Christopher de Bellaigue was The Economist's Turkey correspondent in the early 2000s. His new book "Rebel Land" explores how Asia Minor went from being "the most chaotically cosmopolitan place on earth" to a decidedly homogeneous nation-state.
Christopher de Bellaigue was Turkey correspondent for The Economist during the early 2000s. He lived a comfortable life in the Galata neighborhood of Istanbul, in a smart top-floor apartment with a panoramic view of the Bosphorus.
Almost without realizing it, he had come to adopt the orthodox Turkish view on the key issues facing the country, paying little attention to the marginal voices of the Turkish liberals who argued that for Turkey to emerge as a full and mature democracy it would have to “come to terms” with its past.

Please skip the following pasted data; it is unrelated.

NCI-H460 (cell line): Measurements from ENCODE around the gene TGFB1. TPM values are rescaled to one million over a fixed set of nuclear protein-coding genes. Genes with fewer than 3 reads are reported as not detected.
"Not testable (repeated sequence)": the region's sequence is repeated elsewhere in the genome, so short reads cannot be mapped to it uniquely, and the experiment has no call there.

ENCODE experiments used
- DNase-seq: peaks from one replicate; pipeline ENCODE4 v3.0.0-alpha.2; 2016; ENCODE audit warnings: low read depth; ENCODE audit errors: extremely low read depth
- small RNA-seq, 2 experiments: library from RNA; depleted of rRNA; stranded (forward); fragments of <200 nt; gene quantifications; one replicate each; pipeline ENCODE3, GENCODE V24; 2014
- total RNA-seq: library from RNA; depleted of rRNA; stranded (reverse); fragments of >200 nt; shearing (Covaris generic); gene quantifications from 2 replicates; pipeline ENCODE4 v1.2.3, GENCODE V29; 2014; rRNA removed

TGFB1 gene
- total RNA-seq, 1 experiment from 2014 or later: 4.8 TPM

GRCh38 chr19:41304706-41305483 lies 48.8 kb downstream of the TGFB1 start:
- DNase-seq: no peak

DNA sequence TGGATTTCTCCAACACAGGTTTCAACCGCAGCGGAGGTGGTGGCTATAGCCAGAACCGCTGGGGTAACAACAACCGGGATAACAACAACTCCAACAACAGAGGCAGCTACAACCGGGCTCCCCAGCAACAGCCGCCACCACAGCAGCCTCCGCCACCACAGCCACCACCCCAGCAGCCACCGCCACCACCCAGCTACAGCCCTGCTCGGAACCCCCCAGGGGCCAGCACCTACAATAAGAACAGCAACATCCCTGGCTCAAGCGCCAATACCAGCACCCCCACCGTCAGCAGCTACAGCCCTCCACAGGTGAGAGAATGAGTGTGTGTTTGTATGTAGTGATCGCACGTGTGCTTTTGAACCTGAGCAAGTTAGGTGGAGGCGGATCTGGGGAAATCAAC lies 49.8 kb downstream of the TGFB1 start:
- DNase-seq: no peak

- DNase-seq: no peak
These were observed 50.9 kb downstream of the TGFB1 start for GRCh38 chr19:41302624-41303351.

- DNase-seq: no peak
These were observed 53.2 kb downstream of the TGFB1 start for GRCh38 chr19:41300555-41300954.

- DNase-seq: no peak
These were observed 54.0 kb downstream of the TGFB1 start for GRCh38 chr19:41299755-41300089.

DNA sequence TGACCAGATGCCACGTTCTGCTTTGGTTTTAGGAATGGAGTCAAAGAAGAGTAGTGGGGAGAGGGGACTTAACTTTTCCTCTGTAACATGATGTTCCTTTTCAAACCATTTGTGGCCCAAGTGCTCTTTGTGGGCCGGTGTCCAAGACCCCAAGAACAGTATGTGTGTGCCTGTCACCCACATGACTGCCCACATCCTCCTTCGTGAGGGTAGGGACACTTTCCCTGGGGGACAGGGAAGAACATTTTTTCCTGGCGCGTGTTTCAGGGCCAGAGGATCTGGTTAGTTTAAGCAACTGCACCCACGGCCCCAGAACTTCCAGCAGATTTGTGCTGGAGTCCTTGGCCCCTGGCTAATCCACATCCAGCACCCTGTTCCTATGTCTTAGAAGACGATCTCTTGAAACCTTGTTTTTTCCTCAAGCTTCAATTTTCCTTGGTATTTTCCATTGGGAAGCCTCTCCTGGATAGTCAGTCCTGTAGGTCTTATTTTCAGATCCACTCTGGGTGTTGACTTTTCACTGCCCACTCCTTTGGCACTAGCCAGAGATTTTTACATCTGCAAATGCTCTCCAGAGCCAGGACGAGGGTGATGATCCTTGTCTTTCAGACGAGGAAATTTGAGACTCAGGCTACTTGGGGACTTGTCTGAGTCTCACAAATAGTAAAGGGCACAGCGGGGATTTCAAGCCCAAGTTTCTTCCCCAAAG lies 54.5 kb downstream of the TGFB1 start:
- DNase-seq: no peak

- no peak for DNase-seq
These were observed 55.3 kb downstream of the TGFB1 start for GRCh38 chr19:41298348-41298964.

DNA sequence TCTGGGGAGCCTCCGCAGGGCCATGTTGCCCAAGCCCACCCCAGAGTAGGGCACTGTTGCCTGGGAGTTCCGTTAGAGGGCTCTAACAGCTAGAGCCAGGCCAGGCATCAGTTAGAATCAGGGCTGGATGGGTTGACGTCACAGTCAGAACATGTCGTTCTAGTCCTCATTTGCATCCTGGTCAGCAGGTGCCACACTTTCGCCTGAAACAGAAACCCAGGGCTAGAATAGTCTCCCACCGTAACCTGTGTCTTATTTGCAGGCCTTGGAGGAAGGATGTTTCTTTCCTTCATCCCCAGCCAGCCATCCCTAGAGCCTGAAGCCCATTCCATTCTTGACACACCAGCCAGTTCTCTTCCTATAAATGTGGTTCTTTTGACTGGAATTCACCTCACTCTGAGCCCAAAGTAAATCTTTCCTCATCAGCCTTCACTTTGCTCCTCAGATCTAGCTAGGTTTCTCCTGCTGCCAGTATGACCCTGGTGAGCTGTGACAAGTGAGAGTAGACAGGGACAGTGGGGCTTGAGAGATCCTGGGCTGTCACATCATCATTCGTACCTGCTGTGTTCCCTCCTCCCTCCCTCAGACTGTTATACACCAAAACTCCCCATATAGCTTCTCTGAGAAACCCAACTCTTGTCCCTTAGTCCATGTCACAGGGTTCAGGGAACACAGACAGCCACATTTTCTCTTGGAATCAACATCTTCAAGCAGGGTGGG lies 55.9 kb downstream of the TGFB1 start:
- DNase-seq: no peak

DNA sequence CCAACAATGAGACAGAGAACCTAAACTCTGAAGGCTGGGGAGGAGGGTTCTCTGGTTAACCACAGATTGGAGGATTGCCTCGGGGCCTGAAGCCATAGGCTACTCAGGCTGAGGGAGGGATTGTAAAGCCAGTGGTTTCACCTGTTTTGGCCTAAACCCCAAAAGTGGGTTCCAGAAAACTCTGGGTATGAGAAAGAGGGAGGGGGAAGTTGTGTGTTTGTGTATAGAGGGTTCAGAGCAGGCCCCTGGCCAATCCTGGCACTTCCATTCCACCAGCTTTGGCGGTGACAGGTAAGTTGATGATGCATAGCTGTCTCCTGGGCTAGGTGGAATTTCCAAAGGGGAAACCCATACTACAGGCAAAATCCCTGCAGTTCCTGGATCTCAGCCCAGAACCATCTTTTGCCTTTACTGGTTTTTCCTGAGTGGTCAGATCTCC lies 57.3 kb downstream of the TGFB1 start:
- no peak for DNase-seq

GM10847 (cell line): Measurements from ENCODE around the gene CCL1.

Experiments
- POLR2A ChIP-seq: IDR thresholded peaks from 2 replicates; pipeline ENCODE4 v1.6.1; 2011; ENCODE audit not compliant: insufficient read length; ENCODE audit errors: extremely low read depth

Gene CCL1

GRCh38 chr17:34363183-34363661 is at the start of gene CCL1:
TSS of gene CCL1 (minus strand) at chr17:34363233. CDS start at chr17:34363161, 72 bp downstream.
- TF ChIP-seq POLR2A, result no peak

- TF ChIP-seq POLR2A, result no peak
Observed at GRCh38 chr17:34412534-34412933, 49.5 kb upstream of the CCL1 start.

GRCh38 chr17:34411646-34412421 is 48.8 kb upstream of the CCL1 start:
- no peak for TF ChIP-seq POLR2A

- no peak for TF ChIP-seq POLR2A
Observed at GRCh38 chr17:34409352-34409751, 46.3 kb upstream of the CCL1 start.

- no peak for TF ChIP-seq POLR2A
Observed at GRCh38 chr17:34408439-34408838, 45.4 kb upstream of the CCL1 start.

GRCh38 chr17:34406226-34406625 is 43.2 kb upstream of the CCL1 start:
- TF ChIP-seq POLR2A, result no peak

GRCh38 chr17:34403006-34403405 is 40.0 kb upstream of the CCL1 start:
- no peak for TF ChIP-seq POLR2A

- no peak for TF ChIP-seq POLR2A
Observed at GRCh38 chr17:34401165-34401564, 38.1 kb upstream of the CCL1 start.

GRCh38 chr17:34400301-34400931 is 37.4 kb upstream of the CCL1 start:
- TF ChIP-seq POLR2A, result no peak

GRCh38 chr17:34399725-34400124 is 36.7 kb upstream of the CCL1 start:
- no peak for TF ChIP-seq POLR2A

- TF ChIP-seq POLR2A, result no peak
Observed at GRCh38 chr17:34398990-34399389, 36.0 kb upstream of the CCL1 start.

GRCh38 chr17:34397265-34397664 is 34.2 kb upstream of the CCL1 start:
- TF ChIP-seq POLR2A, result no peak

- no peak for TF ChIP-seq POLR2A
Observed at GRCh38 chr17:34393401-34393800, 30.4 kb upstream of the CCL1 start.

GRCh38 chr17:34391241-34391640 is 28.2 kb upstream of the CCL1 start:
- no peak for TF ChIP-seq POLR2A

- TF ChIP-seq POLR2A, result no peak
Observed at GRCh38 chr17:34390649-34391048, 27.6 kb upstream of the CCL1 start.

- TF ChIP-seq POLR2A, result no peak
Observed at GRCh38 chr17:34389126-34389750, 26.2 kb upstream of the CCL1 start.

However, spurred by negative responses to a piece he wrote for the London Review of Books on Turkish-Armenian relations, de Bellaigue decided to embark on a journey of discovery in Eastern Anatolia, to “confront the story of how Asia Minor had gone from being perhaps the most chaotically cosmopolitan place on earth to a declaredly homogenous nation state".
Date created : 2013-04-03